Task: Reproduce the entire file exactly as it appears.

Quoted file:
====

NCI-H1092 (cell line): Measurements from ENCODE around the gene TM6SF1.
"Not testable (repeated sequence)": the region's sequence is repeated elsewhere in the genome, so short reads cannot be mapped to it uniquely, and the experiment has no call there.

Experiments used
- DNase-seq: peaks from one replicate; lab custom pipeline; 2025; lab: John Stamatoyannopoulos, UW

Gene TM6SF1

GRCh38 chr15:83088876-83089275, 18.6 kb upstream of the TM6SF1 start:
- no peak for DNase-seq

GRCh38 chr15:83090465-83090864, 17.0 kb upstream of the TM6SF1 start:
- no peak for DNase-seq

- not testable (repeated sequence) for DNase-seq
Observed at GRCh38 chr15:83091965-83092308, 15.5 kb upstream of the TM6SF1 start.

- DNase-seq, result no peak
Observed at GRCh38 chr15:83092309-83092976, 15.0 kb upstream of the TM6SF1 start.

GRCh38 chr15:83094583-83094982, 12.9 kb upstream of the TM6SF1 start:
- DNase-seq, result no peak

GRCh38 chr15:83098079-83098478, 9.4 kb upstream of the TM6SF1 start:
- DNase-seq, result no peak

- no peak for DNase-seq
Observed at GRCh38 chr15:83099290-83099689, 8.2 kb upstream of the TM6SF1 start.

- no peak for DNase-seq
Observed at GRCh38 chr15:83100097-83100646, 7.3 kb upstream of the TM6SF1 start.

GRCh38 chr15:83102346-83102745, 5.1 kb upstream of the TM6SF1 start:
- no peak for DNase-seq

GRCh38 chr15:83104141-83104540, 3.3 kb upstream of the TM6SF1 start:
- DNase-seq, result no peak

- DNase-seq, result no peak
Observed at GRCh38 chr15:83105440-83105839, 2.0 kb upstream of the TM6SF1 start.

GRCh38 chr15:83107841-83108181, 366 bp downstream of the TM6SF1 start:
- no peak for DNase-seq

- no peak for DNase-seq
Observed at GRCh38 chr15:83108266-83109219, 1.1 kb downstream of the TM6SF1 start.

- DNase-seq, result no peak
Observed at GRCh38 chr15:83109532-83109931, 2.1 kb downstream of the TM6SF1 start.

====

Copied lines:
NCI-H1092 (cell line): Measurements from ENCODE around the gene TM6SF1.
"Not testable (repeated sequence)": the region's sequence is repeated elsewhere in the genome, so short reads cannot be mapped to it uniquely, and the experiment has no call there.

Experiments used
- DNase-seq: peaks from one replicate; lab custom pipeline; 2025; lab: John Stamatoyannopoulos, UW

Gene TM6SF1

GRCh38 chr15:83088876-83089275, 18.6 kb upstream of the TM6SF1 start:
- no peak for DNase-seq

GRCh38 chr15:83090465-83090864, 17.0 kb upstream of the TM6SF1 start:
- no peak for DNase-seq

- not testable (repeated sequence) for DNase-seq
Observed at GRCh38 chr15:83091965-83092308, 15.5 kb upstream of the TM6SF1 start.

- DNase-seq, result no peak
Observed at GRCh38 chr15:83092309-83092976, 15.0 kb upstream of the TM6SF1 start.

GRCh38 chr15:83094583-83094982, 12.9 kb upstream of the TM6SF1 start:
- DNase-seq, result no peak

GRCh38 chr15:83098079-83098478, 9.4 kb upstream of the TM6SF1 start:
- DNase-seq, result no peak

- no peak for DNase-seq
Observed at GRCh38 chr15:83099290-83099689, 8.2 kb upstream of the TM6SF1 start.

- no peak for DNase-seq
Observed at GRCh38 chr15:83100097-83100646, 7.3 kb upstream of the TM6SF1 start.

GRCh38 chr15:83102346-83102745, 5.1 kb upstream of the TM6SF1 start:
- no peak for DNase-seq

GRCh38 chr15:83104141-83104540, 3.3 kb upstream of the TM6SF1 start:
- DNase-seq, result no peak

- DNase-seq, result no peak
Observed at GRCh38 chr15:83105440-83105839, 2.0 kb upstream of the TM6SF1 start.

GRCh38 chr15:83107841-83108181, 366 bp downstream of the TM6SF1 start:
- no peak for DNase-seq

- no peak for DNase-seq
Observed at GRCh38 chr15:83108266-83109219, 1.1 kb downstream of the TM6SF1 start.

- DNase-seq, result no peak
Observed at GRCh38 chr15:83109532-83109931, 2.1 kb downstream of the TM6SF1 start.